Windmill Sails quilt block v2

Windmill Sails or Louisiana quiilt block
Windmill Sails or Louisiana block

I began making these quilt blocks when my very lovely neighbour bought me a subscription to the Art of Quilting magazine… about 7 years ago now – and it has remained a WIP for some time since. But progress has been resurrected thanks to New Crafthouse #sewyourselfsustainable and Sewisfaction #seweverdayseptember Instagram challenges. They both prompted a declaration of #slowestmake and I can’t think of anything else that would ever take me as long!

I’m pretty sure the reason I’m dragging my heels is because my love for sewing dresses is tenfold more, but I don’t want this quilt to remain as an unfinished pile of blocks in a basket, pretty as they are. I want it strewn across my bed like this:

So this lovely block is another colourway of the Windmill Sails or Louisiana block. The magazine usually gives a short history of each design but there wasn’t one included this time. Presumably because its exactly the same as block no. 12 and they might have hinted at a repeat! A bit cheeky of the publication really. They’ve just sold me the same template with different fabrics! There is, however, an additional template included for a Dresden Plate cushion cover. But hey I’ve got a quilt to make, don’t need any further distractions!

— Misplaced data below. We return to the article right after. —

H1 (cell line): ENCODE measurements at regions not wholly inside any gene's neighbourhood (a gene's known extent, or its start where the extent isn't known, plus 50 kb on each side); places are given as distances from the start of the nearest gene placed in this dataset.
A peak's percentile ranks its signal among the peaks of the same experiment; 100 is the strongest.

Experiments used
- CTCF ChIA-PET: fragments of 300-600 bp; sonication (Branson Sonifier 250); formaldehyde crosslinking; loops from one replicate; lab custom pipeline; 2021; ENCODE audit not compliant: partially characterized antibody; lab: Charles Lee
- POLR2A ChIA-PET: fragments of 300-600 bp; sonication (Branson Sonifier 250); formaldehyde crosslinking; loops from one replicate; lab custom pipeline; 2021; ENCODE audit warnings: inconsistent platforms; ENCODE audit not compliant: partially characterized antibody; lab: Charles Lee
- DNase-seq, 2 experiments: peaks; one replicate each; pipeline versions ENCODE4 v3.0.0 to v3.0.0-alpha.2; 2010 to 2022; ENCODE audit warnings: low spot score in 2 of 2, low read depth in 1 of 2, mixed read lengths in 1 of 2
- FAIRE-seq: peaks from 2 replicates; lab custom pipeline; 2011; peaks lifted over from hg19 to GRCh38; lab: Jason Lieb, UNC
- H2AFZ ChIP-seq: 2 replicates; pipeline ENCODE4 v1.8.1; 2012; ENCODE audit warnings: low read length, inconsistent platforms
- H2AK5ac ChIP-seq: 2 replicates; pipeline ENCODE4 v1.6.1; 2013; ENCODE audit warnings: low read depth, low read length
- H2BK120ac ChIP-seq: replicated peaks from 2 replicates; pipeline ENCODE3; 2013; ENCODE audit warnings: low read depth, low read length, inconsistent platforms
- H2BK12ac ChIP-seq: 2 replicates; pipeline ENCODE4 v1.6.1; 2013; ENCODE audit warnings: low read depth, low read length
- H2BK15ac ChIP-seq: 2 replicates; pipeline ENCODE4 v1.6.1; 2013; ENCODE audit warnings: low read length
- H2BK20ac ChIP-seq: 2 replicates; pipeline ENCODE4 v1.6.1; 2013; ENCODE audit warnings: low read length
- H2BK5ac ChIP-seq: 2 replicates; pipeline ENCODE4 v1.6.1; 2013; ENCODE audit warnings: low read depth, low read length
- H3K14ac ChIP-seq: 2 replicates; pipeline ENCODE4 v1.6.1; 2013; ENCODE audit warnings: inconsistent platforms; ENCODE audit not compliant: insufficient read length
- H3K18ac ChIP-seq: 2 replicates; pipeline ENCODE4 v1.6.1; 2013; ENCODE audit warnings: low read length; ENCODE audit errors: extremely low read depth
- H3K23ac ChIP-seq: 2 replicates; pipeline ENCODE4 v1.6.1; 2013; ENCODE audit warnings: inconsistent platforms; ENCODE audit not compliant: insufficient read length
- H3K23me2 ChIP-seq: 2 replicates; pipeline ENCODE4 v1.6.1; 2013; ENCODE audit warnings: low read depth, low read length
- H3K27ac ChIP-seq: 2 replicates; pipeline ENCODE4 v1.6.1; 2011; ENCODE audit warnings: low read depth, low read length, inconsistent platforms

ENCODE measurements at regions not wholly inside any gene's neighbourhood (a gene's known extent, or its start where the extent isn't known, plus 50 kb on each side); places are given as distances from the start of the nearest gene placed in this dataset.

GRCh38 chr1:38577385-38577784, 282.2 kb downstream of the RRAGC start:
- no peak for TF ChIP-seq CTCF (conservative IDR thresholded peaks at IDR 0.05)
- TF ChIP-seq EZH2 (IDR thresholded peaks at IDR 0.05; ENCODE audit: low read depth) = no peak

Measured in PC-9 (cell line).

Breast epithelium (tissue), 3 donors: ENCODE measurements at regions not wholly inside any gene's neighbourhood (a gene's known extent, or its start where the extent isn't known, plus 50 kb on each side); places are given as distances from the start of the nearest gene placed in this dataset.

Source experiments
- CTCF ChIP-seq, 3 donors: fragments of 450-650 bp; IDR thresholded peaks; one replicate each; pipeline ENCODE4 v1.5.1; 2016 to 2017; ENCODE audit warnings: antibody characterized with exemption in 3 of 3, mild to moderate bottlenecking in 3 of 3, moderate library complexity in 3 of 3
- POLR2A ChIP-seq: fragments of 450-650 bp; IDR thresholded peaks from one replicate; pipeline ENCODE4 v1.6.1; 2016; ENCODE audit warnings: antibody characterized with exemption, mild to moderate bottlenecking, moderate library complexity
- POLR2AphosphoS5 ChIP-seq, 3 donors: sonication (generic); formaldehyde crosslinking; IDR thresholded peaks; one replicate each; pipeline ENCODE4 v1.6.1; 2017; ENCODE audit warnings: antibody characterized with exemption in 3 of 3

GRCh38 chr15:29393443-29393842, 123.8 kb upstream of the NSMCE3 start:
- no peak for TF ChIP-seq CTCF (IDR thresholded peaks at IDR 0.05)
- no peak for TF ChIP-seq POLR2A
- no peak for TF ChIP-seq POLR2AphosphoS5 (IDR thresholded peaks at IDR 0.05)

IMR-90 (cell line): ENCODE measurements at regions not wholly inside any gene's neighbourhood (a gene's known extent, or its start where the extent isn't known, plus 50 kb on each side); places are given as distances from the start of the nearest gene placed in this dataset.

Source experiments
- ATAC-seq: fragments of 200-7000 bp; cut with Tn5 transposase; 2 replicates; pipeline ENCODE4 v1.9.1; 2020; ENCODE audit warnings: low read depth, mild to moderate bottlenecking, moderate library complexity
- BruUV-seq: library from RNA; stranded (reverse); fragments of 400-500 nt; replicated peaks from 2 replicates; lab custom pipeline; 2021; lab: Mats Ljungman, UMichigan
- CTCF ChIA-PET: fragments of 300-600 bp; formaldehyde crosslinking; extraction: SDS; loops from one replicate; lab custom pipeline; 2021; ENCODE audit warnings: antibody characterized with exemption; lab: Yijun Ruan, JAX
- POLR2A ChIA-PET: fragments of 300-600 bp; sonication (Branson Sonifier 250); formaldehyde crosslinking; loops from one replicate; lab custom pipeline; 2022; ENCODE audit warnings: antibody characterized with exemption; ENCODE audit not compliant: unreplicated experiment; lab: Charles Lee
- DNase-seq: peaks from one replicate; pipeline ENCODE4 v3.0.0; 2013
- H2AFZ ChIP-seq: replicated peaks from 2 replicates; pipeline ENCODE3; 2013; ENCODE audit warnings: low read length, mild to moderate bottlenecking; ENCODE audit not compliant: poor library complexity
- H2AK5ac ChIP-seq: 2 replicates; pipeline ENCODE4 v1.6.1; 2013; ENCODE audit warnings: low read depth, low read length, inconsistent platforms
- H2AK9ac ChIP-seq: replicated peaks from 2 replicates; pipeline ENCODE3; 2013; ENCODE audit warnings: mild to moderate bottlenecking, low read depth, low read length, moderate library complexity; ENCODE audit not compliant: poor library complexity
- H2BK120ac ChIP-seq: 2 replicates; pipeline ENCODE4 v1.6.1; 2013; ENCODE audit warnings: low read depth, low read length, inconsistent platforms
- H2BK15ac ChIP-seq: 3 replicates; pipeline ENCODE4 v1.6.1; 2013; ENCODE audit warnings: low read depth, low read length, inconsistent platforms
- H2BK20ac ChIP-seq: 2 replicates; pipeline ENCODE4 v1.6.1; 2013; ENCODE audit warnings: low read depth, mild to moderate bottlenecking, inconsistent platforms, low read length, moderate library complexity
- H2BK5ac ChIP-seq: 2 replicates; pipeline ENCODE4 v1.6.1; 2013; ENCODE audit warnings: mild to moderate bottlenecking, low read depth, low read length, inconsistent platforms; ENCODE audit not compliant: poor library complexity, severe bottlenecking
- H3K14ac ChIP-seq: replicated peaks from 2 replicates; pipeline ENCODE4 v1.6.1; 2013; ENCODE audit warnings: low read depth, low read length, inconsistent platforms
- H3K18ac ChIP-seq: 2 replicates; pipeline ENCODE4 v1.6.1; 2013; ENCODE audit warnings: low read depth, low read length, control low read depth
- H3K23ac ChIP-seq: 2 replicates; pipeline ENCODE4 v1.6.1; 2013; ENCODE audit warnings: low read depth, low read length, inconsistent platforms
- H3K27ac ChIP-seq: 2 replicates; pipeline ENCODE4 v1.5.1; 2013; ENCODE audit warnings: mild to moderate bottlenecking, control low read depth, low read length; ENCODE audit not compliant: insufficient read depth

You’ll note I’ve skipped blocks 27 and 28. I’m guessing at some point I separated them out of the pile to encourage me to crack on but I haven’t a Scooby where I might have put them.

Luckily Hachette are still selling back issues and I’ve just ordered the missing ones at a reduced rate here. Just in case they are lost in the ether.

So fingers crossed I am back on track and the next one will appear soon!

 

Name: Windmill Sails or ‘Louisiana’
History: Each of the fifty states that make up the USA has its own emblematic quilt block. This represents the southern state of Louisiana
No. of pieces: 16

Progress report:

Block 1: The Double Four Patch
Block 2: The Whirlwind
Block 3: The Sailboat
Block 4: The Shoo-fly
Block 5: The Trafalgar
Block 6: The Windmill
Block 7: The Chequer Square
Block 8: The Diamond Square
Block 9: The Cactus Pot
Block 10: The Sawtooth Star
Block 11: To come!
Block 12: The Windmill Sails block
Block 13: The Basket of Flowers block
Block 14: Susannah
Block 15: Road to Oklhahoma
Block 16: Chequer Star
Block 17: Nelson’s Victory
Block 18: Fair and Square
Block 19: Diamond Pinwheel